I don't know if you are considering a commercial game, but from what I have seen, even the most popular English "parser"-authors can only earn some symbolic amount from their commercial games. The exception are very professional CYOA-games (no typing, only clicking) playable on phones etc. It is my impression that Choice of Games are doing pretty well commercially.

So it may be more fun to make a free game, which will probably be played more. But as you will be a new author, it probably won't get noticed unless you submit it to one of the major IF competitions, mainly IFComp, ParserComp or Spring Thing.
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RenatoDias
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Re: Language Barrier in Interactive Fiction

Post by RenatoDias »

About expressing myself in my native language, yes, that is true. But, some things don't feel well in portuguese, or don't have a good meaning in the language or don't have a meaning at all in portuguese. And, about language, even though it's much better to attain a big audience like the US and other english speaking countries, I wish brazilians would kill off this stigma they have against non-portuguese games.
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DazaKiwi
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Re: Language Barrier in Interactive Fiction

Post by DazaKiwi »

I understand you don't want to take on this project full time as it will mean you cannot work on your own projects. Totally makes sense and also likely you could burn out on just focusing on translating. You mentioned some complicated parts of Adrift will be difficult to explain/translate. So why don't you tackle this project part time, focus on the easy stuff first. And then do small chunks, and hour or two once every two weeks or something. Slowly but surely you will get there. Or you could focus on the hard bits first so once they are out of the way its all down hill so to speak.

Keeping on your projects also means you keep learning more about Adrift as well. Which is just as important.

And also make sure you create regular backups on USB drives should your pc die or something and lose all of your work. An obvious thing that could get overlooked.
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Re: Language Barrier in Interactive Fiction

Post by RenatoDias »

DazaKiwi wrote: Thu Nov 25, 2021 8:44 pm I understand you don't want to take on this project full time as it will mean you cannot work on your own projects. Totally makes sense and also likely you could burn out on just focusing on translating. You mentioned some complicated parts of Adrift will be difficult to explain/translate. So why don't you tackle this project part time, focus on the easy stuff first. And then do small chunks, and hour or two once every two weeks or something. Slowly but surely you will get there. Or you could focus on the hard bits first so once they are out of the way its all down hill so to speak.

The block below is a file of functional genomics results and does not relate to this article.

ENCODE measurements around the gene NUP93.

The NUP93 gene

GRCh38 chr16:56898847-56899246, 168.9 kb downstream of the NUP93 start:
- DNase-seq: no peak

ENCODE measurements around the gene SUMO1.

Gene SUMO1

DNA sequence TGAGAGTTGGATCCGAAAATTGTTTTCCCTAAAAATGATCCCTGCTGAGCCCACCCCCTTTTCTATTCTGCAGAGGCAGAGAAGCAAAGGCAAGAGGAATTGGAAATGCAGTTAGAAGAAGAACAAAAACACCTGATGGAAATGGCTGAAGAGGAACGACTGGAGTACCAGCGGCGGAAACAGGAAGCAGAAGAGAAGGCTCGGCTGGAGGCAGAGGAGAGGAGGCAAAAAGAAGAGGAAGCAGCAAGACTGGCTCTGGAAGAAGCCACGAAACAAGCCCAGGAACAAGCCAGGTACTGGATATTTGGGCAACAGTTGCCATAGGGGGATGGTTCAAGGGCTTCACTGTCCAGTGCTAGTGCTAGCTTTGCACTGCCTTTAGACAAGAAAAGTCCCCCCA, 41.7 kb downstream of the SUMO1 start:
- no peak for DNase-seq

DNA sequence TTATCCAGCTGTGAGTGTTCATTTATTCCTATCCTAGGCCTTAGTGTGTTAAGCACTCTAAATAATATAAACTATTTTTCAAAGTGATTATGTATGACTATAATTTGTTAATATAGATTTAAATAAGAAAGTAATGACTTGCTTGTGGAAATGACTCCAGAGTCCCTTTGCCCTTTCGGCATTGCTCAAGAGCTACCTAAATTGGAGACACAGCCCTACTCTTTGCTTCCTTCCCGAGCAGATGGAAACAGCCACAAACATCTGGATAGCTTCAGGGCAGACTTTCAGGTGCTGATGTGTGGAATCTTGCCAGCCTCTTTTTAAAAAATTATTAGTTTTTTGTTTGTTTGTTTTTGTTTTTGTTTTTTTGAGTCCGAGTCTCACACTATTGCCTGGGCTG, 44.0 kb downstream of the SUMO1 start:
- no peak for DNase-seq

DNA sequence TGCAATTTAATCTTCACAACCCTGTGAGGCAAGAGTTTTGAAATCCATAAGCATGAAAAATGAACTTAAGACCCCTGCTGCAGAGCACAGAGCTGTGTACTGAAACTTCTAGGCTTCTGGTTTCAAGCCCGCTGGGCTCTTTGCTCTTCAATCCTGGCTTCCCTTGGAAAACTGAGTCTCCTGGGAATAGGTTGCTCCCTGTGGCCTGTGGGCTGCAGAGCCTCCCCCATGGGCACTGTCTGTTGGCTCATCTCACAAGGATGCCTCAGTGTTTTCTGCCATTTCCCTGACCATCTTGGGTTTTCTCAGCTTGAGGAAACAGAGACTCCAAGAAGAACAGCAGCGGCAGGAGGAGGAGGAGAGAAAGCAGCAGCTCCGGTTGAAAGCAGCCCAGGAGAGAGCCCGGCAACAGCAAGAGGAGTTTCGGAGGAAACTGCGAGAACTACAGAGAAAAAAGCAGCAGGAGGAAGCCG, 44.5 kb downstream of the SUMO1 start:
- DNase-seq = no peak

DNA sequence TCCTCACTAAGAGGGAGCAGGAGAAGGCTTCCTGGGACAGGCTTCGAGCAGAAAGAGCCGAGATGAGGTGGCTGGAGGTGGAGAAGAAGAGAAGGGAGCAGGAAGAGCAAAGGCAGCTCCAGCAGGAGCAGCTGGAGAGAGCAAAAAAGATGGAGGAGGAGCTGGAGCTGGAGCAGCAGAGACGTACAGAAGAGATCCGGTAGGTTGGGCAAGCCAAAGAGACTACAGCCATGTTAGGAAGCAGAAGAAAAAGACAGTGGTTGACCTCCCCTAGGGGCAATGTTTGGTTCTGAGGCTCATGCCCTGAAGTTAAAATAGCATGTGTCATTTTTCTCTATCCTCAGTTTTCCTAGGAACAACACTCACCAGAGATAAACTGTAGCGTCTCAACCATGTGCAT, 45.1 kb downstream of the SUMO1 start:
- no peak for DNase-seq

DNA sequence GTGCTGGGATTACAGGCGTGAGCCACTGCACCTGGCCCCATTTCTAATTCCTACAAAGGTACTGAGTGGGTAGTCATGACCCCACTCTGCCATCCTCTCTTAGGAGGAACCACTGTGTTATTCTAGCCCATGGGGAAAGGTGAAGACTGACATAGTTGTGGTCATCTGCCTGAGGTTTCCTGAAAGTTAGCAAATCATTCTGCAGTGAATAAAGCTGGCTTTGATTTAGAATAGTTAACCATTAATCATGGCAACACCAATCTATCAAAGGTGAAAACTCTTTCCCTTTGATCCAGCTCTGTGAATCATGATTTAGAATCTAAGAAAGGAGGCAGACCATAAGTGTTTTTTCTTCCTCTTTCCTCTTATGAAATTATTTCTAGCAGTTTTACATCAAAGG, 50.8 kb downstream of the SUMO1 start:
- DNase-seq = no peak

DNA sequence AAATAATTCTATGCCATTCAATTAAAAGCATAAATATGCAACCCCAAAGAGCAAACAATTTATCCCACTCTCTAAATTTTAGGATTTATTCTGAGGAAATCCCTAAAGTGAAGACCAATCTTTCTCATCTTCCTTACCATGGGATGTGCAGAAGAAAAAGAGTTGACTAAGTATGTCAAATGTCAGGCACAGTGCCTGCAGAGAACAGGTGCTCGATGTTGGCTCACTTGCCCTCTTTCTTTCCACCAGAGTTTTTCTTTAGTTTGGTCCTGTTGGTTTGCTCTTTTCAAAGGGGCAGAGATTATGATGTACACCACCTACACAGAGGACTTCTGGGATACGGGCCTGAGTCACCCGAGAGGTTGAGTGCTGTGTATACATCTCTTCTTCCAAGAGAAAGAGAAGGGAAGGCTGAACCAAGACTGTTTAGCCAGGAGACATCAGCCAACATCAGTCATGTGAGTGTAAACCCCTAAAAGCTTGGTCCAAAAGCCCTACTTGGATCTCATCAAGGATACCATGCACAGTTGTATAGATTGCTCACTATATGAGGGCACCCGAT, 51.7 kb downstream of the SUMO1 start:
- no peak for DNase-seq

Keeping on your projects also means you keep learning more about Adrift as well. Which is just as important.

And also make sure you create regular backups on USB drives should your pc die or something and lose all of your work. An obvious thing that could get overlooked.
About burning out, yes, it happens when you take a big project on, like translating a whole library like this. I'll try to take on the translation little by little, once my main project moves to development stage(I'm currently planning the main story, additional data and some more things I'll need).
And yes, I learned a lot since I stopped doing Cyberstorm(Cyberpunk styled game in WIP), that one was really disorganized, so I'm redoing it with some things I learned and will be adding content in "content packs", as I saw that I deviated a lot from the main game and the story wasn't quite compelling as I thought it would be.
About Backups, I have automatic backups always on through Real Time Sync(Free File Sync copying to a SD card). Whenever I save and close a file, RTS copies it to the SD card without any input from me. It does that to all the files, including TAFs.
I have all my ADRIFT projects set on a folder I called NETWORK(it's a folder that is shared to my desktop PC, so I can use ADRIFT on it and work on my projects).
Then, RTS copies the ADRIFT folders inside that folder to a ADRIFT Backup folder in the SD card.
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DazaKiwi
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Re: Language Barrier in Interactive Fiction

Post by DazaKiwi »

I haven't heard of that. Is it this one? https://freefilesync.org/manual.php?topic=realtimesync

A cool idea for backing up. I do backups to a ssd ext drive but not often enough, something like this might be very handy.
RenatoDias
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Re: Language Barrier in Interactive Fiction

Post by RenatoDias »

DazaKiwi wrote: Fri Nov 26, 2021 12:26 am I haven't heard of that. Is it this one? https://freefilesync.org/manual.php?topic=realtimesync

A cool idea for backing up. I do backups to a ssd ext drive but not often enough, something like this might be very handy.
Yeah, but it needs Free File Sync to create batch files(RTS works with Batch Files created by FFS).